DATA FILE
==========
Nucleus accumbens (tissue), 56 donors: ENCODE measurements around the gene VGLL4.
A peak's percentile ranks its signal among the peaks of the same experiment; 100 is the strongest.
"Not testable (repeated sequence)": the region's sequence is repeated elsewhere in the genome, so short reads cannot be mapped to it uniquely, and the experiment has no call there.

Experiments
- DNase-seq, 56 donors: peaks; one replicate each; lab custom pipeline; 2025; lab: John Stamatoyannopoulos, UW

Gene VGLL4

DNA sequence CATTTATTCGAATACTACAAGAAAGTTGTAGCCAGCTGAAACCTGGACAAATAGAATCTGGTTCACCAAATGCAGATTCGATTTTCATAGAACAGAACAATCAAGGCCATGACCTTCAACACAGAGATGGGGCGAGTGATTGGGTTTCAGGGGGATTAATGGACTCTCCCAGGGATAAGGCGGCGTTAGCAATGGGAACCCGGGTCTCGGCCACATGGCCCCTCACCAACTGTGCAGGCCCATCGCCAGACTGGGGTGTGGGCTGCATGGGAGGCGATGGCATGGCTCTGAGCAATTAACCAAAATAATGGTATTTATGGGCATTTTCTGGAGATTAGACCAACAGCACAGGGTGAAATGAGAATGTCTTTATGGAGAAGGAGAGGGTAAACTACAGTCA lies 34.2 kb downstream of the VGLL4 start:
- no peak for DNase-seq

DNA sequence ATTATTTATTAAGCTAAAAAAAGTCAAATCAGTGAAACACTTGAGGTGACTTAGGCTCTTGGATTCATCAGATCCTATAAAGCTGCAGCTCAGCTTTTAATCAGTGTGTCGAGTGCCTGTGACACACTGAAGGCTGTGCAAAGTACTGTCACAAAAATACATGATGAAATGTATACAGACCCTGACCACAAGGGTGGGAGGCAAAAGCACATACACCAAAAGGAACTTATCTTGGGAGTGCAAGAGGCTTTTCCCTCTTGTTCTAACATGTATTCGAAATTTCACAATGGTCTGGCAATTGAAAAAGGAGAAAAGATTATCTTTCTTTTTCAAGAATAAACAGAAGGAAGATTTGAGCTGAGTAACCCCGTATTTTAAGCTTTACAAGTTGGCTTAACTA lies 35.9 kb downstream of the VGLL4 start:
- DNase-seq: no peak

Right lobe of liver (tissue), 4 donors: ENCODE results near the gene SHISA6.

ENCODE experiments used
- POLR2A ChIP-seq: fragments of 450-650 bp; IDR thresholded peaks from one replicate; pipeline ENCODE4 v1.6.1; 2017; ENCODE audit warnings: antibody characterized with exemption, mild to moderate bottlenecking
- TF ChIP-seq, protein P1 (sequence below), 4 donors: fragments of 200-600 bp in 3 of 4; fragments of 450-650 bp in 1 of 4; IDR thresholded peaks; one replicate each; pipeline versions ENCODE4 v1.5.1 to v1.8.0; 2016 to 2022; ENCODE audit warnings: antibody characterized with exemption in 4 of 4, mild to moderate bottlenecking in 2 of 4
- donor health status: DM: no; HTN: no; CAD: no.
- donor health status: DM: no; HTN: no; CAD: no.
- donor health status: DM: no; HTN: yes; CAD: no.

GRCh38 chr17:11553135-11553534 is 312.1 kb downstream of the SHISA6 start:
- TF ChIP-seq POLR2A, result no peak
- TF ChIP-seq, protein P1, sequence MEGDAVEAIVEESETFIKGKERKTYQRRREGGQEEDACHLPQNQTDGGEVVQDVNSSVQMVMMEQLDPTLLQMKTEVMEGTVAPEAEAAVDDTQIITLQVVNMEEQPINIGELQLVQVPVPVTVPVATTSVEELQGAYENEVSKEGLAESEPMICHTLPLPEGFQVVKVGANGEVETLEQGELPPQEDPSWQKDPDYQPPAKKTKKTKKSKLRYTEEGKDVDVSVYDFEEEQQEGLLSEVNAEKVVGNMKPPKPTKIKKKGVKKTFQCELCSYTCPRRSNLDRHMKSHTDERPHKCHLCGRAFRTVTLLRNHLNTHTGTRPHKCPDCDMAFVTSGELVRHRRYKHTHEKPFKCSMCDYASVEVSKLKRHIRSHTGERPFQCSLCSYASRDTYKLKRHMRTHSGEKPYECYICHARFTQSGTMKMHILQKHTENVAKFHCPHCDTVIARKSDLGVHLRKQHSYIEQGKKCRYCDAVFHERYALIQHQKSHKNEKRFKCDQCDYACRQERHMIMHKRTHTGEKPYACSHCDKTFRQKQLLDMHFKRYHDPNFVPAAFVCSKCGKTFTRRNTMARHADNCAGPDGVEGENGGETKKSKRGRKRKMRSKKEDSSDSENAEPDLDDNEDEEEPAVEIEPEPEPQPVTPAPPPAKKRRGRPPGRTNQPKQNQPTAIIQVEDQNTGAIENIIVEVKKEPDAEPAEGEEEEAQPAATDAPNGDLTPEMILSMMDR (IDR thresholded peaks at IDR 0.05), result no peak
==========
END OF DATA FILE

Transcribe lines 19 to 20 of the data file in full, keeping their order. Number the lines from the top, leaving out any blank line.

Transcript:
- TF ChIP-seq POLR2A, result no peak
- TF ChIP-seq, protein P1, sequence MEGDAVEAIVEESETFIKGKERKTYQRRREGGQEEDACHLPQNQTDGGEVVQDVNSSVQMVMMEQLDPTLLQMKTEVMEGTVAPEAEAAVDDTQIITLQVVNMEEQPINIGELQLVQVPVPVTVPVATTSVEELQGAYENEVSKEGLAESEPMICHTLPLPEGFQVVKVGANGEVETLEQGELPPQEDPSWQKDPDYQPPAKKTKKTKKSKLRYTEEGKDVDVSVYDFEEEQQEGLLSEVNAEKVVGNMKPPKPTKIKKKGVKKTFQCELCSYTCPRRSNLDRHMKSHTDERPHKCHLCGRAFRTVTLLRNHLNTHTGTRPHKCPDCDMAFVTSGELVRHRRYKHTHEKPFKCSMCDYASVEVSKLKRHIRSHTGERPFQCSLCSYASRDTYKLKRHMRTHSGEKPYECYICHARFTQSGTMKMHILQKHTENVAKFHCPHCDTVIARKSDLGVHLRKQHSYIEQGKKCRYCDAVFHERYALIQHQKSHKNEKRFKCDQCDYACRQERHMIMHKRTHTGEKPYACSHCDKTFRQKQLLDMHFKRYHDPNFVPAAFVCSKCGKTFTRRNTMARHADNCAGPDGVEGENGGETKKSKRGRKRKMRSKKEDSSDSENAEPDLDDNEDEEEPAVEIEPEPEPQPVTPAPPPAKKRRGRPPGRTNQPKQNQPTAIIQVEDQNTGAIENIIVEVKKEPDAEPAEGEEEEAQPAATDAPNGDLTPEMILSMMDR (IDR thresholded peaks at IDR 0.05), result no peak